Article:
The story behind Touching Home is more inspiring than the film itself, but don’t let that deter you. It’s the kind of can-do miracle that reminds us all that anything can happen and everything is possible. Produced, written, directed by and starring Logan and Noah Miller, two good-looking identical twins whose father died on the floor of a jail cell without saying goodbye, the film is a labor of blood, sweat and love that fulfills a vow to someday celebrate his legacy. When their dreams of being baseball stars faded, they worked at any job they could find, including as roofers, bingo callers and models, but through one setback after another, they remained undeterred in pursuit of their goal. Touching Home is the impossible true story of how they finally did it.
Without a dime, reading only one textbook on how to write a screenplay, they spent eight years living on 17 credit cards to bang out their story. It was rejected by hundreds of agents, producers and studio executives. Then, with no acting experience, no contacts in the movie industry and a car that looked like a crushed sardine can, they cornered Ed Harris in an alley in San Francisco and convinced him to play their father-a homeless alcoholic who lived in his truck and had been slowly killing himself for 25 years when he died at age 59. He was a lousy father; he even stole the boys’ life savings for gambling and booze. But they never stopped loving him. They wrote a book about the whole experience-warts, tears, prayers and all-that’s beautifully, often hilariously detailed. Either You’re in or You’re in the Way is even better than the movie and makes a witty, worthy companion piece.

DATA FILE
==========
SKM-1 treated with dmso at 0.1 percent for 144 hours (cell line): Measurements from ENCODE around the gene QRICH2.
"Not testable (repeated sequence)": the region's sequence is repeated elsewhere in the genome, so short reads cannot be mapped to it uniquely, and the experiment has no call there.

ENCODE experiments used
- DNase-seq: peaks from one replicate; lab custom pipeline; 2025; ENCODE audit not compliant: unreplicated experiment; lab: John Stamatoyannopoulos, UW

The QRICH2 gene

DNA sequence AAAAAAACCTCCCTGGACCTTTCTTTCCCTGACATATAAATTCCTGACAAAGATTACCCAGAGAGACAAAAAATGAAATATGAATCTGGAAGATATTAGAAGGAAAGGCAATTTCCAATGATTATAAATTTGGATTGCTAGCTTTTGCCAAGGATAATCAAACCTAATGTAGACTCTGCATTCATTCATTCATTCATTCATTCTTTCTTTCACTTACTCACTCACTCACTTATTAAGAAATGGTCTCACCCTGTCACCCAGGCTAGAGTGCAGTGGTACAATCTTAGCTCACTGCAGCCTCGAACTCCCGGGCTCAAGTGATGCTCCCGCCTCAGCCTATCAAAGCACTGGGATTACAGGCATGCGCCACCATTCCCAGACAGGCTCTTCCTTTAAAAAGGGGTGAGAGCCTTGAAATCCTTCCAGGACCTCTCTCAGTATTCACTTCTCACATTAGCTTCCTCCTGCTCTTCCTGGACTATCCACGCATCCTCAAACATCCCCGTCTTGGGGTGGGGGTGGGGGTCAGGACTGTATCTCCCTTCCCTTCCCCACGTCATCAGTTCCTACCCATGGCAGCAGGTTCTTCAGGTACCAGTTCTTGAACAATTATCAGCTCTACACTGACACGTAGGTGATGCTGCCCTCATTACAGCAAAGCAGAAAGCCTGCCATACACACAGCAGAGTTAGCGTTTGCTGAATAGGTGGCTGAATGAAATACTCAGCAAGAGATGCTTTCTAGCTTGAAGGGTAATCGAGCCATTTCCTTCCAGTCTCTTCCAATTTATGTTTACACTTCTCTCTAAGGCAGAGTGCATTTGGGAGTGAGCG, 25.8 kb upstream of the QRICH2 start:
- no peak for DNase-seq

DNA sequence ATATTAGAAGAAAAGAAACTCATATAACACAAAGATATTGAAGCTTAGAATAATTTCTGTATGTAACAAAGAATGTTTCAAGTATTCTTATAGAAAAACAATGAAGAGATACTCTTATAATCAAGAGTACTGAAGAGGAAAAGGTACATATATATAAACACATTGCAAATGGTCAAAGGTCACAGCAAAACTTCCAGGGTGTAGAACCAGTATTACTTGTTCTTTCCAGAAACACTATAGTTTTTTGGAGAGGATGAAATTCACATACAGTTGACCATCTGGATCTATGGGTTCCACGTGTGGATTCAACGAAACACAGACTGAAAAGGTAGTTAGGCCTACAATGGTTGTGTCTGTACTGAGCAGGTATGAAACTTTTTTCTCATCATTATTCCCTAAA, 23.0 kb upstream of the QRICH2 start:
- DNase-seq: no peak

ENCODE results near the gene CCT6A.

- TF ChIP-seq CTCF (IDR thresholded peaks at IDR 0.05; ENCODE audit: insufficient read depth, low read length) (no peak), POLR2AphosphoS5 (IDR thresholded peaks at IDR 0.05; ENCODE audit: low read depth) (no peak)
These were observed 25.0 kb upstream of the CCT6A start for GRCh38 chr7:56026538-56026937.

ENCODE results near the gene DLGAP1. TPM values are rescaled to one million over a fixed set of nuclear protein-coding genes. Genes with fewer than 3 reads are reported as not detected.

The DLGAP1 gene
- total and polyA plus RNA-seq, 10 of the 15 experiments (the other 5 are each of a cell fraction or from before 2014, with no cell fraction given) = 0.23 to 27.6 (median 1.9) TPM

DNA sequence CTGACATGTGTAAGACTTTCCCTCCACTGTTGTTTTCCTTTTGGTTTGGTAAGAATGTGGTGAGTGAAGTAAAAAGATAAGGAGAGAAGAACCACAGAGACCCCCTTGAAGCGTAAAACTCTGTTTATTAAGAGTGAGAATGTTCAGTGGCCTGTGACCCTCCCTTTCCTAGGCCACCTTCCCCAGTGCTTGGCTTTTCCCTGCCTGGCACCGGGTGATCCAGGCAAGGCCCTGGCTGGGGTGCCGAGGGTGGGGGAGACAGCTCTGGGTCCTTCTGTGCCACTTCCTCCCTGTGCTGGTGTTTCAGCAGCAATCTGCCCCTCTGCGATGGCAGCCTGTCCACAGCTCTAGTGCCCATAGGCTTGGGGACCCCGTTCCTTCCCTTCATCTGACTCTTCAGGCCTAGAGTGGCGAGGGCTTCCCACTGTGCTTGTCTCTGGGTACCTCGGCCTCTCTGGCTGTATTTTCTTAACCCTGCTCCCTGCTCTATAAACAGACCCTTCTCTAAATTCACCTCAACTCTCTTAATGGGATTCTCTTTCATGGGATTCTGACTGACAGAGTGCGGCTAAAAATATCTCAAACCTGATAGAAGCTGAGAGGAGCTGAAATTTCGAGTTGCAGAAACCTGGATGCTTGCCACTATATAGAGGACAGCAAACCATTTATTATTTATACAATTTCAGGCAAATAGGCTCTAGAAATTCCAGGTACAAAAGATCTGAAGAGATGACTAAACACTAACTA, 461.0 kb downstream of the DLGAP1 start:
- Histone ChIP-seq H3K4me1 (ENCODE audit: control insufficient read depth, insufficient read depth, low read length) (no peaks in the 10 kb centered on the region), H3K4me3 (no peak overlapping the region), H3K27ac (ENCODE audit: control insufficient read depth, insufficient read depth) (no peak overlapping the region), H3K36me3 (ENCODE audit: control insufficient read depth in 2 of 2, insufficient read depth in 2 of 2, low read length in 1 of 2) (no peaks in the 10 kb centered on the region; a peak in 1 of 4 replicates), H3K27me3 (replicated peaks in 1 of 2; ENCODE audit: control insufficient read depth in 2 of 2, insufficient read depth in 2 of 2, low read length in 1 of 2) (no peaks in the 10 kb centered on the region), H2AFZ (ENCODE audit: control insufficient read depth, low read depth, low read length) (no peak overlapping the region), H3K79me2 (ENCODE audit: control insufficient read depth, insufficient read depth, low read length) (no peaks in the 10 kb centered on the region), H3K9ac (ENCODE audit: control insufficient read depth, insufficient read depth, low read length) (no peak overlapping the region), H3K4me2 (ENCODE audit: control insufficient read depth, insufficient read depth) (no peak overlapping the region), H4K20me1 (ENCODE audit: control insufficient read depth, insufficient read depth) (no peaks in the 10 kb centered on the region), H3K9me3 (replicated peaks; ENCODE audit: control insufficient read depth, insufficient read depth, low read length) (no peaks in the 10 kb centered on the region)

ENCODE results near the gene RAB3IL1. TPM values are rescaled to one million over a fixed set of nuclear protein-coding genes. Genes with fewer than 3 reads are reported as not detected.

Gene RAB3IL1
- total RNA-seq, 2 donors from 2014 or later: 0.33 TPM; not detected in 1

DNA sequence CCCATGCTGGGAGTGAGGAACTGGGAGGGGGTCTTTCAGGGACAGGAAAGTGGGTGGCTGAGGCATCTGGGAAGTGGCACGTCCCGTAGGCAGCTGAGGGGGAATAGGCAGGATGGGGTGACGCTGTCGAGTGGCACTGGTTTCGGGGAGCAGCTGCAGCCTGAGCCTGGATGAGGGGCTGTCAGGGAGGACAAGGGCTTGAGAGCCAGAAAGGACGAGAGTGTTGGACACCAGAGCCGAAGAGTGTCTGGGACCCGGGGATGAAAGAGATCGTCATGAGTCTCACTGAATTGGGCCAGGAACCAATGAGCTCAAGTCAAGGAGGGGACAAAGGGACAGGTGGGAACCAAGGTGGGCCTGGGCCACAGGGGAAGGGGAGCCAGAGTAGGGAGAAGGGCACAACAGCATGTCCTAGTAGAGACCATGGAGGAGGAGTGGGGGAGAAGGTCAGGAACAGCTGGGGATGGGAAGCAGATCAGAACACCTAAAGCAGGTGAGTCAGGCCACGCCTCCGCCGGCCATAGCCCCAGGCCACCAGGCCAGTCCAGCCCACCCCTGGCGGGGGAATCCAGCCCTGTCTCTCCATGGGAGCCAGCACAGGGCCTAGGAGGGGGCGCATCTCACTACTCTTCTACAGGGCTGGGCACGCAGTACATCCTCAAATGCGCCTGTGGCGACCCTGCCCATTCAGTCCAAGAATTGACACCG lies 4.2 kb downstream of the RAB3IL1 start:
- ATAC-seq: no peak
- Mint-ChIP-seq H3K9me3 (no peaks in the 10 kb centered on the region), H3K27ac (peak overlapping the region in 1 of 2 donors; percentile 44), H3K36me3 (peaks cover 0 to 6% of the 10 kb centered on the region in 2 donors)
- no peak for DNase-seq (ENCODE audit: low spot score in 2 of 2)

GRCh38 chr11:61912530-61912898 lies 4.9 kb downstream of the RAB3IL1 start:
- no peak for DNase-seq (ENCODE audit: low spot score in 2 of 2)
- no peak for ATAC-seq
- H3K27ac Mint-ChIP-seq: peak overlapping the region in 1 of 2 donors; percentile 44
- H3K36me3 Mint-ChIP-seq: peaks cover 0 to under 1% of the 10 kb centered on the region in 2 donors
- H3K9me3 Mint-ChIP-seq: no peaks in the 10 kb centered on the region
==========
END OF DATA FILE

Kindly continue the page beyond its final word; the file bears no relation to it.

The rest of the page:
Touching Home is economically condensed, well photographed and skillfully acted by a superb cast. The Miller brothers never miss a beat. Not one word seems forced or irrelevant. The film is about their hardscrabble relationship with their father and the pride he could never express-not how they made a movie about it. Ed Harris is terrific, and the supporting cast includes Robert Forster as the sheriff who was once their baseball coach and Brad Dourif as an uncle who makes his living on deposits from bottles and cans. The story has been fictionalized; the family is called Winston, and the brothers are now Clint and Lane (Noah Miller is the one with the missing tooth). This is a shame, because the real story is so much more awesome. Still, this is a worthy film-engrossing, sincere and very carefully made. If ever there was a vital endorsement of the American dream, this is it. And if ever there was proof that miracles still happen, Noah and Logan Miller have created their own legend. I hope Touching Home is just the beginning.
Running time: 108 minutes
Written and directed by: Logan and Noah Miller
Starring: Logan Miller, Noah Miller, Ed Harris, Robert Forster, Brad Dourif
3 Eyeballs out of 4
Follow Rex Reed via RSS. firstname.lastname@example.org